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In photos: A decade of Nobel Peace Prize winners

The Nobel Peace Prize has been awarded 93 times since 1901. Find the previous decade of winners and the reasons why they received the prestigious award, according to the Nobel Prize website.

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The European Union won in 2012 for “over six decades contributed to the advancement of peace and reconciliation, democracy and human rights in Europe.” Shown here: President of the European Council Herman Van Rompuy (L), President of the European Commission Jose Manuel Barroso (C) and President of the European Parliament Martin Schulz.


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In 2011, the Prize went to Yemeni human rights activist Tawakul Karman (L), Liberian peace activist Leymah Gbowee (C) and Liberian President Ellen Johnson-Sirleaf for “their non-violent struggle for the safety of women and for women's rights to full participation in peace-building work."


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Chinese dissident Liu Xiaobo (right, pictured with his wife Liu Xia) won in 2010 for “his long and non-violent struggle for fundamental human rights in China.”


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To some controversy, newly-minted U.S. President Barack Obama won in 2009 for “his extraordinary efforts to strengthen international diplomacy and cooperation between peoples."

Sigurdson, Bjorn/AP

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Former Poland President Lech Walesa won in 2008 for "his important efforts, on several continents and over more than three decades, to resolve international conflicts.”


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Former U.S. Vice President Alé Gore, left, and Rajendra Pachauri, the head of the Intergovernmental Panel on Climate Change (IPCC), won in 2007 for “their efforts to build up and disseminate greater knowledge about man-made climate change, and to lay the foundations for the measures that are needed to counteract such change."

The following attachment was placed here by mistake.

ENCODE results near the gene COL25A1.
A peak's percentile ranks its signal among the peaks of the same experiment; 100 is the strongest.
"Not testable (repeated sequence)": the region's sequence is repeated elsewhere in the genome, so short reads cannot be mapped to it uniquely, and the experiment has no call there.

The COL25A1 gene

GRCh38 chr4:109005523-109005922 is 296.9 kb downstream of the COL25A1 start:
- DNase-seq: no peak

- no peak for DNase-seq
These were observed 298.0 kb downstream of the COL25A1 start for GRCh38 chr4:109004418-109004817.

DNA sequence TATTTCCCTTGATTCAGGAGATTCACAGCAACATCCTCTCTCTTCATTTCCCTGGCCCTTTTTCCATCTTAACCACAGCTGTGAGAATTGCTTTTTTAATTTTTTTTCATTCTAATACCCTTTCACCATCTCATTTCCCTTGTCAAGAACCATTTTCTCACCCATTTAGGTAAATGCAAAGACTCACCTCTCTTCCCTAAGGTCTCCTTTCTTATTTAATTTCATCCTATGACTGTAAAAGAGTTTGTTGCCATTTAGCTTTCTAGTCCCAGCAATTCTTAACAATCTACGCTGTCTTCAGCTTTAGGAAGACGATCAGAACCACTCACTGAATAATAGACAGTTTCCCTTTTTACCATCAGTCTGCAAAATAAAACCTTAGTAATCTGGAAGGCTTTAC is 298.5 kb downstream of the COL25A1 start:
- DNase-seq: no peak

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In 2007, the Peace Prize went to two winners: Grameen Bank, represented here by board member Taslima Begum (left), and Muhammad Yunus. They won for “their efforts to create economic and social development from below."


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International Atomic Energy Agency (IAEA) and its director, General Mohammed ElBaradei, won in 2005 for “their efforts to prevent nuclear energy from being used for military purposes and to ensure that nuclear energy for peaceful purposes is used in the safest possible way."


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Kenyan Nobel Peace Prize winner Wangari Maathai, centre, won in 2004 for “her contribution to sustainable development, democracy and peace."


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Iranian human rights activist Shirin Ebadi won in 2003 for “her efforts for democracy and human rights. She has focused especially on the struggle for the rights of women and children."

JOHN LEHMANN/The Globe and Mail

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